Stages of Breast Cancer

After breast cancer has been diagnosed, tests are done to find out if cancer cells have spread within the breast or to other parts of the body. The process used to find out if the cancer has spread within the breast or to other parts of the body is called staging. The information gathered from the staging process determines the stage of the disease. It is important to know the stage in order to plan the best treatment. (Refer to summary on Breast Cancer Treatment for more information on the stages used for breast cancer.)

Methods used to stage breast cancer can be changed to make them safer for the fetus.
Standard methods for giving imaging scans can be adjusted so that the fetus is exposed to less radiation. Tests to measure the level of hormones in the blood may also be used in the staging process.

Treatment Option Overview

There are different types of treatment for patients with breast cancer.
Different types of treatment are available for patients with breast cancer. Some treatments are standard (the currently used treatment), and some are being tested in clinical trials. Before starting treatment, patients may want to think about taking part in a clinical trial. A treatment clinical trial is a research study meant to help improve current treatments or obtain information on new treatments for patients with cancer. When clinical trials show that a new treatment is better than the "standard" treatment, the new treatment may become the standard treatment.

Clinical trials are taking place in many parts of the country. Choosing the most appropriate cancer treatment is a decision that ideally involves the patient, family, and health care team.

Treatment options for pregnant women depend on the stage of the disease and the age of the fetus.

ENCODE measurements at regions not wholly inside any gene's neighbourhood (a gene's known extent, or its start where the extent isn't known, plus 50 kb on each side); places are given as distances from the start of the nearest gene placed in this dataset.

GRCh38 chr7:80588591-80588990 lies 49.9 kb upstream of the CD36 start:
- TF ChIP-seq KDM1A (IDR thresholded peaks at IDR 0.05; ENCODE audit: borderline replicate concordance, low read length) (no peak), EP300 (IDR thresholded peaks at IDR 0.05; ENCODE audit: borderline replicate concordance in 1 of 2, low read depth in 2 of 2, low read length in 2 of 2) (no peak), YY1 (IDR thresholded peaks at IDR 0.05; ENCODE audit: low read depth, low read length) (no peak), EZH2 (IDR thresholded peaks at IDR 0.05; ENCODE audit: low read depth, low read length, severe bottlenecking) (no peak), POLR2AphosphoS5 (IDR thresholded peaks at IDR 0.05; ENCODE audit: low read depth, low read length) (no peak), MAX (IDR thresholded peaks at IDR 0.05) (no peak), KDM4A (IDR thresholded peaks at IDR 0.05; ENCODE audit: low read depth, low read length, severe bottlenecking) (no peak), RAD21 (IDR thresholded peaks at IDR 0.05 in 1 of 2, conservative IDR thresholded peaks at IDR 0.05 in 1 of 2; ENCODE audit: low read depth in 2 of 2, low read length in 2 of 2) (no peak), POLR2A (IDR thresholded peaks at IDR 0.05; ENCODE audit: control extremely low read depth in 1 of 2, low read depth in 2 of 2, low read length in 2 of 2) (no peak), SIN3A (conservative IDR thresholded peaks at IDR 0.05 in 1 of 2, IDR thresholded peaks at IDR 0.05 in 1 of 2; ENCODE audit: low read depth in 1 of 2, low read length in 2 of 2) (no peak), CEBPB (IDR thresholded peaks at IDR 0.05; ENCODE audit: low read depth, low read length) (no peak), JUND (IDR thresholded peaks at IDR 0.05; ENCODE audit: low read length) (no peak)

Three types of standard treatment are used:

Most patients with breast cancer have surgery to remove the cancer from the breast. Some of the lymph nodes under the arm are usually taken out and looked at under a microscope to see if they contain cancer cells.

Breast-conserving surgery, an operation to remove the cancer but not the breast itself, includes the following:

Lumpectomy: Removal of the tumor and a small amount of normal tissue around it. Lumpectomy is usually followed by radiation therapy to the breast. Most doctors also take out some of the lymph nodes under the arm.

Partial or segmental mastectomy: Removal of the cancer, some of the breast tissue around the tumor, and the lining over the chest muscles below the tumor. Some of the lymph nodes under the arm are usually taken out. In most cases, partial mastectomy is followed by radiation therapy.

Other types of surgery include the following:

Total or simple mastectomy: Removal of the whole breast. Sometimes lymph nodes under the arm are also taken out.

Modified radical mastectomy: Removal of the breast, many of the lymph nodes under the arm, the lining over the chest muscles, and sometimes, part of the chest wall muscles.